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How do I supply credential so that I can connect to a network drive in .NET?

I’m trying to retrieve files from a network drive and need to supply user credentials to access the drive.

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up vote 13 down vote accepted

A constant pain in the *, since I need to connect to AS/400, Linux and Solaris network shares over and above Windows ones.

I'm using one of the Win32 API wrappers. Specifically this class that takes care of most of the 'plumbing'.

Check out the Code Project article: Connect to a UNC Path with Credentials

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I used the content in the link to connect to a Samba server and write out a file. It worked pretty good. – CaptainBli Oct 23 '12 at 18:49
@CaptainBli glad to hear it helped. – Riaan Oct 24 '12 at 6:57
Hey Riaan, I am currently battling with AS/400 as well. I was trying to go about it using windows mpr.dll and mapping the drive but I consistently get an access denied (9 times out of 10) and the other 10% of the time it might actually work. I am trying your way and it seems to be working pretty well so far. I was wondering if you knew why it is that AS/400 is easier to connect to using UNC path versus using the WNetAddConnection2A in mpr.dll? – Steve Jan 23 '13 at 18:44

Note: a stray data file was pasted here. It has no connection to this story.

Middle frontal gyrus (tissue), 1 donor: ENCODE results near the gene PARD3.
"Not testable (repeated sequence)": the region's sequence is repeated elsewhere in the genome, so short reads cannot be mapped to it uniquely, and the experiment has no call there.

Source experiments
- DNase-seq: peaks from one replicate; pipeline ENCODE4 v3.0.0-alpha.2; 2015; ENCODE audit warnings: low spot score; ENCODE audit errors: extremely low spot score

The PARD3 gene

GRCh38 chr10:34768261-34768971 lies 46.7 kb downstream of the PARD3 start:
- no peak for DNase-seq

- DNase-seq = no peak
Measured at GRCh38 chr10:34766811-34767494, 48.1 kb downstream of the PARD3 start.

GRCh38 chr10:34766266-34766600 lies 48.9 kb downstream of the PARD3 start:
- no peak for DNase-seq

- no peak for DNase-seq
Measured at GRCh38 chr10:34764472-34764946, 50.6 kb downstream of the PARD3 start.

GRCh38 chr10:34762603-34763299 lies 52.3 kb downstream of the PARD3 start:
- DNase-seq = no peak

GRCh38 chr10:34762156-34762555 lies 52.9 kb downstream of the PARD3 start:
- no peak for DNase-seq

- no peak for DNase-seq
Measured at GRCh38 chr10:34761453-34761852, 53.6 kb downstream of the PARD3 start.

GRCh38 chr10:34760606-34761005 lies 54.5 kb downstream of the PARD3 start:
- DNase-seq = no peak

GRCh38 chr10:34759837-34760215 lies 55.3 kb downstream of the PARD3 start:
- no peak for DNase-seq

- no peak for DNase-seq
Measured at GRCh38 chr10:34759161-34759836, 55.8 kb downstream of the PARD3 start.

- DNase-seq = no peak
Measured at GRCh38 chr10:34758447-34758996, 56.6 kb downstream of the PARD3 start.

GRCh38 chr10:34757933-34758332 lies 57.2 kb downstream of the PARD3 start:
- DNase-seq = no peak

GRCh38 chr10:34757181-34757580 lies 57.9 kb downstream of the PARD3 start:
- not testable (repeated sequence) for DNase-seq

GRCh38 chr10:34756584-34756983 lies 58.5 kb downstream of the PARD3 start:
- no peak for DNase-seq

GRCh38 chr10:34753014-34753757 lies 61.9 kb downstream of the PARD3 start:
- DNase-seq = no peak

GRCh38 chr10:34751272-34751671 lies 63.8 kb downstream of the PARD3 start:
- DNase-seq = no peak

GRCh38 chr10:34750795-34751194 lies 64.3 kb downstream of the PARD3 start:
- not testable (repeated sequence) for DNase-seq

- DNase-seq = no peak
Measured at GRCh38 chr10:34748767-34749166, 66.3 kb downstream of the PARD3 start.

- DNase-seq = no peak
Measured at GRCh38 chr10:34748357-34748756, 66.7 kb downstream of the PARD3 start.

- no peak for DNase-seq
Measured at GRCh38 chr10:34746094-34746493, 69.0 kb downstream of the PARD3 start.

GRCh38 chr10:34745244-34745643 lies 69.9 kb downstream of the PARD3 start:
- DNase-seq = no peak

@steve, honestly I don't know. Reading up on WNetAddConnection2(A?) (…;, the behavior also seem different between Windows XP/2003 and Windows 7/2008. – Riaan Jan 29 '13 at 15:57

The best way to do this is to p/invoke WNetUseConnection.

private class NETRESOURCE
        public int dwScope = 0;
        public int dwType = 0;
        public int dwDisplayType = 0;
        public int dwUsage = 0;
        public string lpLocalName = "";
        public string lpRemoteName = "";
        public string lpComment = "";
        public string lpProvider = "";

private static extern int WNetUseConnection(
            IntPtr hwndOwner,
            NETRESOURCE lpNetResource,
            string lpPassword,
            string lpUserID,
            int dwFlags,
            string lpAccessName,
            string lpBufferSize,
            string lpResult

Example code here.

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I tried it today works like a charm. – MS Stp Jan 29 '12 at 9:11
nice works good! – ilay zeidman Nov 23 '14 at 6:41
I'am still wondering why c# simply does not have a method this .. – BlackHawkDesign yesterday

Very elegant solution inspired from This one uses only .Net library and does not need to use any command line or Win32 API.

Code for ready reference:

NetworkCredential theNetworkCredential = new NetworkCredential(@"domain\username", "password");
CredentialCache theNetCache = new CredentialCache();
theNetCache.Add(new Uri(@"\\computer"), "Basic", theNetworkCredential);
string[] theFolders = Directory.GetDirectories(@"\\computer\share");
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Did that work for you? I'm getting an unauthorized exception – VladL Mar 17 '14 at 11:49